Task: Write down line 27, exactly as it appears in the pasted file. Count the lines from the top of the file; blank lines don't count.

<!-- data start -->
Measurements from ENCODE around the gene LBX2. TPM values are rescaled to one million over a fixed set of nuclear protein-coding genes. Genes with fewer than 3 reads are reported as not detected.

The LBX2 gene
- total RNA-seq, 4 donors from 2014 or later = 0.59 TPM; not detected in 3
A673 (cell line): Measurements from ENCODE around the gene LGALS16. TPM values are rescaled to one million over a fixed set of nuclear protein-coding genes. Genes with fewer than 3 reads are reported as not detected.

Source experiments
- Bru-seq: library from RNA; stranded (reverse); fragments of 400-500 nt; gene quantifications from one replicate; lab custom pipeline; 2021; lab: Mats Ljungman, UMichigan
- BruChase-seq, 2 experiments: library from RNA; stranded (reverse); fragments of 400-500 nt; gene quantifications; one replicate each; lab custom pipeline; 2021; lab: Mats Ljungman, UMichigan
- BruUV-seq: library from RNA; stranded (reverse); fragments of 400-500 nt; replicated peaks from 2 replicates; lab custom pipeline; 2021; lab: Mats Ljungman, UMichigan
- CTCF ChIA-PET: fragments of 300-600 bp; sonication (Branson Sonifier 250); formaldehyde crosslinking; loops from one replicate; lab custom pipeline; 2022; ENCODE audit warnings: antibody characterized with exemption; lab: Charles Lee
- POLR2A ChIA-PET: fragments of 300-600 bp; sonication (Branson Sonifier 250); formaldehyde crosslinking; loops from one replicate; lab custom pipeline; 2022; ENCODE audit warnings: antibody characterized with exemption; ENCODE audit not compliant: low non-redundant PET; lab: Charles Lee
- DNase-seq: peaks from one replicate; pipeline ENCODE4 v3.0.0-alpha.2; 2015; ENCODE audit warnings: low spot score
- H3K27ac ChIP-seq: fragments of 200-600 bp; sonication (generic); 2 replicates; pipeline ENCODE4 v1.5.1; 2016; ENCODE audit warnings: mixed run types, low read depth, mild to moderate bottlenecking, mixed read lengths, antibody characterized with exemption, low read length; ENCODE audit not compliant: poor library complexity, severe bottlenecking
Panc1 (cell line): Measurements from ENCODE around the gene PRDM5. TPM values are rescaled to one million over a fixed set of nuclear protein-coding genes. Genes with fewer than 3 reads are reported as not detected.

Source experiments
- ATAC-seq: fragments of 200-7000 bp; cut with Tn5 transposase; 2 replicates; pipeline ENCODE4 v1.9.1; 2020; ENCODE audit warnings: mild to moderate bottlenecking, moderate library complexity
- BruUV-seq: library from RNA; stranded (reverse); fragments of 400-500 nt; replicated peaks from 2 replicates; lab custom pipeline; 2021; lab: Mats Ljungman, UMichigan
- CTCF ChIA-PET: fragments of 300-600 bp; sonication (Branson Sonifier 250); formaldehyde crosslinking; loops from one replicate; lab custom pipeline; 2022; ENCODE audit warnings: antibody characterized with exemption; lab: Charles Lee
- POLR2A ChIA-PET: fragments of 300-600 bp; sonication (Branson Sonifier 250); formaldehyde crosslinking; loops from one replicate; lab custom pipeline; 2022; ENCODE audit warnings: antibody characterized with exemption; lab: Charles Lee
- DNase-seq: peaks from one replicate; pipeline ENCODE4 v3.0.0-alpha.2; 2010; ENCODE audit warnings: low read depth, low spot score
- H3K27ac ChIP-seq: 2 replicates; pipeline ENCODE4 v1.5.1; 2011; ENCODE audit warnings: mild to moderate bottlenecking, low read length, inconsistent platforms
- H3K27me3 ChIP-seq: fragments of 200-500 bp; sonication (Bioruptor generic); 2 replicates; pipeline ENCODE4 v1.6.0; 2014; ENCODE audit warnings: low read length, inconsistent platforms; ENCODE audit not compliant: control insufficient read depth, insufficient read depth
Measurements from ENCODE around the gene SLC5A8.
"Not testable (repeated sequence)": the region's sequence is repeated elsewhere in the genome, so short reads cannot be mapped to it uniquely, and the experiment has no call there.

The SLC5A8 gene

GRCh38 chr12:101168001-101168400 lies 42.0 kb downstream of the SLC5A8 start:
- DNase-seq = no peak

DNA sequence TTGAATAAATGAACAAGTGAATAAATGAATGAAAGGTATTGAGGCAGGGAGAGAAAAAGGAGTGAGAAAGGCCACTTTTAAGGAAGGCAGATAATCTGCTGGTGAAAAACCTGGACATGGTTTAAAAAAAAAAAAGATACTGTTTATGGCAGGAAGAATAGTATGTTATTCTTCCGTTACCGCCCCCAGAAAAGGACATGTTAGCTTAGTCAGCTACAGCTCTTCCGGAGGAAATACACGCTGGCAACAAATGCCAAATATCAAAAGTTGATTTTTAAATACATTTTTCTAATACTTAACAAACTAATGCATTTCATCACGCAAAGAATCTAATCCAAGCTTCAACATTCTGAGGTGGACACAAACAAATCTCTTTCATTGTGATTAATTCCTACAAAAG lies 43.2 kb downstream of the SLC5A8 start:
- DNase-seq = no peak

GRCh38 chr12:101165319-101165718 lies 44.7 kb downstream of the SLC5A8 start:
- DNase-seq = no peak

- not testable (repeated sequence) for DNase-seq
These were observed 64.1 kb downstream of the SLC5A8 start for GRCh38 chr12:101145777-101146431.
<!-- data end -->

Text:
DNA sequence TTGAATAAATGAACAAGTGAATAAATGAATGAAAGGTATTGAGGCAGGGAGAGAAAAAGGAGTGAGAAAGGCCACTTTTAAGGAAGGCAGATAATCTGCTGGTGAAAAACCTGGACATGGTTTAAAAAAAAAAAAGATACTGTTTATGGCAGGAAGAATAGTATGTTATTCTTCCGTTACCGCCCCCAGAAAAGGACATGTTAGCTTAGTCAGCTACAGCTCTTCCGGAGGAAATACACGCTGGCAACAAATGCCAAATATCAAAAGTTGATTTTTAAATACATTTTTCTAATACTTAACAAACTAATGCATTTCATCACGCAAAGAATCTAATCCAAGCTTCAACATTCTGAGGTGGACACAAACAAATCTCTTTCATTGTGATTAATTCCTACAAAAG lies 43.2 kb downstream of the SLC5A8 start: